Tech News

Update with what's going in Tech world.

Group test: Netbooks

Posted by Dark Legion 10/23/2009 , ,


Since ASUS turned the laptop world upside down with its original Eee PC, rivals have fallen over themselves to get on board the netbook bandwagon. Netbook specs are all fairly evenly matched, so they have to outdo each other on price, build, stylish looks and usability of keyboard. It’s a cut-throat marketplace then, but Asus, who spawned it, continues to drive on.



The latest EEE PC 1008HA, also known as the Seashell, merges a sleek finish with dramatically improved battery life. Samsung has enlisted the help of Japanese artist Naoto Fukasawa to give its new N310 the most arresting netbook design yet. Acer has followed up its under-performing Aspire One with a much improved 531 model. The numerous physical improvements have all but killed Acer’s price advantage, though. The Toshiba NB200 brings its own blend of design savvy and VFM, but it’s the awesome eight-hour battery that sets it apart. Last but not least, the formerly aloof Sony has joined the netbook wars with a scaled down Vaio that, by Sony’s standards, is cheap.

 
ASUS EEE PC1009 Seashell


Asus started the craze for tiny, cheap laptops, and ever since the world and his dog have been fighting for a piece of the pie. Despite this, the Taiwanese tech giant has stayed ahead of the imitators, with tweaks such as smarter looks, better keyboards, bigger hard drives, and what can only be described as "not actually being all that cheap". The Eee PC 1008HA, aka the Seashell, continues that trend. Looking swish enough to turn any head, this is also packing full N-standard, high-speed wireless and a Li-Polymer battery that pushes useful life up to an impressive six hours. Like Apple's new MacBook batteries, it's a permanent fixture, hidden away inside the Seashell's guts, which rules out any chance of upgrading or hot-swapping between spares, but how many us actually bother with that?

 
Acer Aspire One 531

The original Acer Aspire One was one of the best value netbooks around, with a few shortcomings that you overlooked because it cost about the same as a packet of Pop Tarts. With the new Aspire One 531, Acer has planed off the rough edges and trimmed the device down to a svelte and streamlined fi nish, without having to raise the cost to any outrageous degree. Boasting Intel's newer Atom N280 CPU and a larger, brighter 10.1-inch screen than its predecessor, the 531 pulls away from the netbook throng, but there's still evidence of Acer's budget thinking. The keyboard, one of the original Aspire One's strongest features, is now a sore point. The keys are generally cramped, with some squashed to microscopic proportions. It doesn't leave it unusable, but it does leave it short of its test rivals here.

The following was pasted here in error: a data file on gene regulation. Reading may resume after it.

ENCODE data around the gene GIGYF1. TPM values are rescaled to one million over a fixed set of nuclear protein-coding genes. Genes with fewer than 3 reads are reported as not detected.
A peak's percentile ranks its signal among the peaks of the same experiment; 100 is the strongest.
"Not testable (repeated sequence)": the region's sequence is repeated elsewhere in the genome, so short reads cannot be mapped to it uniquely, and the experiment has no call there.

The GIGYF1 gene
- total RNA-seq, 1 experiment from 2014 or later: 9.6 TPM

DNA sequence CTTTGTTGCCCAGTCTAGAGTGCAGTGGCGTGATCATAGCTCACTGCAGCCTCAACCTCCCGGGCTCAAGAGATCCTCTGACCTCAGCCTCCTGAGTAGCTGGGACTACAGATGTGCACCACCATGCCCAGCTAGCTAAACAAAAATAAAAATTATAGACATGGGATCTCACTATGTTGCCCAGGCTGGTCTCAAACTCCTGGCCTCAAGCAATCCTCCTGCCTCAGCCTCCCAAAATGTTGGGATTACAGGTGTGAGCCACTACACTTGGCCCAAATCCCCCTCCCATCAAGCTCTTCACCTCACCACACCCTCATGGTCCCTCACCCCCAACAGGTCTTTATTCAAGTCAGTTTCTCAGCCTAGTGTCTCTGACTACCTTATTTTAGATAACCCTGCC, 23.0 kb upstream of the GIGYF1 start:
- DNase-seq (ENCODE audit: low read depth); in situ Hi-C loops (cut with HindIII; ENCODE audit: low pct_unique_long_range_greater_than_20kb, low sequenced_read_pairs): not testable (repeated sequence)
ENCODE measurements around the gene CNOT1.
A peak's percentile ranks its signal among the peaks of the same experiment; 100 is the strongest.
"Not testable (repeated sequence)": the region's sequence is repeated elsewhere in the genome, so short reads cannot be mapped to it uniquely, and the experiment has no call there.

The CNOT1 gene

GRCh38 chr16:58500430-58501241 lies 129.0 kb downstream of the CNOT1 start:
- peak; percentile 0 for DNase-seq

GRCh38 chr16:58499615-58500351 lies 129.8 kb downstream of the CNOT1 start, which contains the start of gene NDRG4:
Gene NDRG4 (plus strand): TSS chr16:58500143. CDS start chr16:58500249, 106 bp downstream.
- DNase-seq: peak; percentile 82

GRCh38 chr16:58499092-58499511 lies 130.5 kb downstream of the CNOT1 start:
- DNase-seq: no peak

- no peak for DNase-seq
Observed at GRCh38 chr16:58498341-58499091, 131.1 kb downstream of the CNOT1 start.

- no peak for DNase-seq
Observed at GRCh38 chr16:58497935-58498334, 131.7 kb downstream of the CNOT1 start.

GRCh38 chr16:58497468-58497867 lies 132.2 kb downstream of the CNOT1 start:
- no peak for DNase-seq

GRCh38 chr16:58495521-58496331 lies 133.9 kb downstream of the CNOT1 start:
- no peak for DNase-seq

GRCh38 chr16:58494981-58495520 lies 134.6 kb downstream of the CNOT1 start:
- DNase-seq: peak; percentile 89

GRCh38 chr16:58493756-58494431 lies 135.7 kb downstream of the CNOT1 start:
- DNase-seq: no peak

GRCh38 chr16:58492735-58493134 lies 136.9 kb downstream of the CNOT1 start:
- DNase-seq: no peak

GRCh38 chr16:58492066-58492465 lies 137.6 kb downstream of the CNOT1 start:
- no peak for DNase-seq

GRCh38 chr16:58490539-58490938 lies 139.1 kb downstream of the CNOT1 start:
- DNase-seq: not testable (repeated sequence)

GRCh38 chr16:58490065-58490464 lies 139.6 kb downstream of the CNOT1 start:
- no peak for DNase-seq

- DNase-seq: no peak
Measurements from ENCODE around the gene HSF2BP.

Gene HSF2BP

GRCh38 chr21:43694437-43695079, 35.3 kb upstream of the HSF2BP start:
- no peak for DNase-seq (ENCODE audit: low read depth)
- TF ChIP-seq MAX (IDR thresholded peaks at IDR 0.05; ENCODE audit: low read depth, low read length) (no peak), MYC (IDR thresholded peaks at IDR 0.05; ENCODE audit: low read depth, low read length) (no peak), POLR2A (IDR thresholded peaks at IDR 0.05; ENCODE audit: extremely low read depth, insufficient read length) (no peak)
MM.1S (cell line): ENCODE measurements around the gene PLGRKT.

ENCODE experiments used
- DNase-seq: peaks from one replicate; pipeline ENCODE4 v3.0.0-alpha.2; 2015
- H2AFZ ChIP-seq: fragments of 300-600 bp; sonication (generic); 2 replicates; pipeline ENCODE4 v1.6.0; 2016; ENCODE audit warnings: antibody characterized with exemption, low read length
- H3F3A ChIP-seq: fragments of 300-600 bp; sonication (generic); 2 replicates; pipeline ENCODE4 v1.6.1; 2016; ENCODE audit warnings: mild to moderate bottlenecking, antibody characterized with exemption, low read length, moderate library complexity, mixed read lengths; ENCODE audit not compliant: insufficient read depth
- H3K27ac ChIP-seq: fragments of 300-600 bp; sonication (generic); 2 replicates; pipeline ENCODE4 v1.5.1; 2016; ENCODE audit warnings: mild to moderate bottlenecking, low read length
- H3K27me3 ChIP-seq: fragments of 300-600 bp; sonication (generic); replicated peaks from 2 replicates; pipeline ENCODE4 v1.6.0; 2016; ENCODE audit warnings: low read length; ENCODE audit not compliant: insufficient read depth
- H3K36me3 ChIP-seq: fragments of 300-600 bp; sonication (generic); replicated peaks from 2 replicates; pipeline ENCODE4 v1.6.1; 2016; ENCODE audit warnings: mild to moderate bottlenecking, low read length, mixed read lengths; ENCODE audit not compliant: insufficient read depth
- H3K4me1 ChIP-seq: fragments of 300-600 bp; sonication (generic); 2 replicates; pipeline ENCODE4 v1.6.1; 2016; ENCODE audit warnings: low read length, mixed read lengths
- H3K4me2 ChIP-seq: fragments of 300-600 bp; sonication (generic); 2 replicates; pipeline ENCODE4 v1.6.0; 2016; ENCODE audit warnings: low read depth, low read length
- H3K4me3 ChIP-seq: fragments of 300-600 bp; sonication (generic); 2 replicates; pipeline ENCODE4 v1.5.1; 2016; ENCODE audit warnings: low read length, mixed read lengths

Sony Vaio W Series

Sony sat out the first year of the low-cost laptop explosion, then launched the P-Series, an "ultraportable" PC that cost over £800. The plan didn't work out, as it's now launched the W Series, the first Vaio to admit to being a netbook. The awesome, X-Black LCD screen is what sets the W Series apart. This 10.1-incher is by far the best on test, offering deeper blacks and richer colours than you'll find on any other netbook. The 1,366x768 resolution adds enough detail to make browsing websites and documents easy, slashing the amount of scrolling you have to do. Under the bonnet, an Atom N280 processor and N, high-speed Wi-Fi inch it toward the upper end of the netbook scale, before the paltry three-cell battery drags it back to the middle of the road. You'll struggle to get three.

 
Acer Aspire One 531

The original Acer Aspire One was one of the best value netbooks around, with a few shortcomings that you overlooked because it cost about the same as a packet of Pop Tarts. With the new Aspire One 531, Acer has planed off the rough edges and trimmed the device down to a svelte and streamlined fi nish, without having to raise the cost to any outrageous degree. Boasting Intel's newer Atom N280 CPU and a larger, brighter 10.1-inch screen than its predecessor, the 531 pulls away from the netbook throng, but there's still evidence of Acer's budget thinking. The keyboard, one of the original Aspire One's strongest features, is now a sore point. The keys are generally cramped, with some squashed to microscopic proportions. It doesn't leave it unusable, but it does leave it short of its test rivals here.


0 comments

Post a Comment